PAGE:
The Tasting Panel magazine

November 2018

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Page 51 of 124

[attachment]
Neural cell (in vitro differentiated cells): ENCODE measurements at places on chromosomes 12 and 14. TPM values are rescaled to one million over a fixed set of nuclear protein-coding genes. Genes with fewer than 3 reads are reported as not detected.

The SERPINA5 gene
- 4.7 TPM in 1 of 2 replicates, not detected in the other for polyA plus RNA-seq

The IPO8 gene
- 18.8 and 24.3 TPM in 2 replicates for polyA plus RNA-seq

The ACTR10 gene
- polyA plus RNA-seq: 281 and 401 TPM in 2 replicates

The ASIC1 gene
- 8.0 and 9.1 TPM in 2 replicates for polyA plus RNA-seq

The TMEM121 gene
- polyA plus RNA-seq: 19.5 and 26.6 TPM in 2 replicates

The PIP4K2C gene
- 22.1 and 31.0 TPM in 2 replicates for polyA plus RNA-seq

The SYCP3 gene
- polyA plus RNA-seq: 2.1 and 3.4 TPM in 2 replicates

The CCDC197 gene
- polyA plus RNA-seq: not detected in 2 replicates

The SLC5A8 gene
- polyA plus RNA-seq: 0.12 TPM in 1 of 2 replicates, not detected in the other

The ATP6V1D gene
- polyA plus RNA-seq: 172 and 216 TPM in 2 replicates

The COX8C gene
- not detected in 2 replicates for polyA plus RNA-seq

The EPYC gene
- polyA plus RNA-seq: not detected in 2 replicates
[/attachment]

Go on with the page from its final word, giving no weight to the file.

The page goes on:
november 2018  /  the tasting panel  /  51 N estled inside Scheid Family Wines' 335-acre Riverview property outside Soledad, California, is a "vineyard within a vineyard" paying hom- age to Marta Kraftzeck, a Monterey County native and the region's first female winemaker. Aptly named—you guessed it—Marta's Vineyard, the 6-acre plot is encompassed by the family-owned company's northernmost estate vineyard. It also serves as somewhat of a microcosm of Scheid Family Wines' overarching approach to winemaking: Planted largely to grape varieties seldom grown in California, Marta's serves as a breeding ground for experimentation rarely executed by a commercial winery of Scheid's size. While this year marks Kraftzeck's tenth harvest at Scheid, it's her 35th year making wine in Monterey. On a warm morning in early October, Kraftzeck strolled the vineyard rows of Fiano, Grüner Veltliner, Petit Manseng, Pinot Meunier, and Dolcetto grapes, admiring the thickness of the latter variety's hefty clusters. "If you look at the top ten varieties in the world, they used to be a much smaller percentage of the amount produced than they are now, and a lot of those interesting varieties are fading by the way- side," Kraftzeck explained. "I think it's up to growers like Scheid to embrace a bit of diversity." Of the 23 "unusual" varieties Scheid has planted on its Riverview, Mesa del Rio, San Lucas, and Hames Valley properties—the winery's 11 estate vineyards comprise roughly 4,000 acres within a 70-mile span— it's currently bottling ten as single-varietal wines primarily shared with its 2,500-member wine club. The others are typically incorporated into blends like the Scheid Vineyards Odd Lot Red. "Sometimes we'll plant just a half-acre of something and it does so beautifully that we see that there's actually potential to expand production and go beyond our wine club to do something primarily for on-premise," says Executive Vice President (and founder Al Scheid's daughter) Heidi Scheid. Among the most successful of the standalone releases are the Grenache Blanc and the Grüner, as well as the Tannat, the Portuguese variety Touriga Nacional, and the Petit Manseng, which Vice President of Winemaking Dave Nagengast says makes for a "great dessert wine" and "conversation piece." Considering Scheid usually produces a maximum of just 250 cases of each variety at a time, Heidi said "it's pretty easy to sell through it." "A lot of people come to the tasting room specifically because they've heard we have unusual varietals," she adds. "You come to Monterey and you taste a lot of Pinot Noir and Chardonnay—which is great, because who doesn't love a beautiful Monterey Pinot or Chardonnay—but sometimes when you have a couple-day trip, you want to taste something different. We're one of the few growers that's gone out on that ledge." In the top image, hefty clusters of Dolcetto, a Piedmontese grape, grow in Marta's Vineyard inside Scheid Family Wines' Riverview property. Below, Scheid Family Wines Winemaker Marta Kraftzeck walks the rows of her eponymous 6-acre "vineyard within a vineyard." by Kate Newton photos by John Curley

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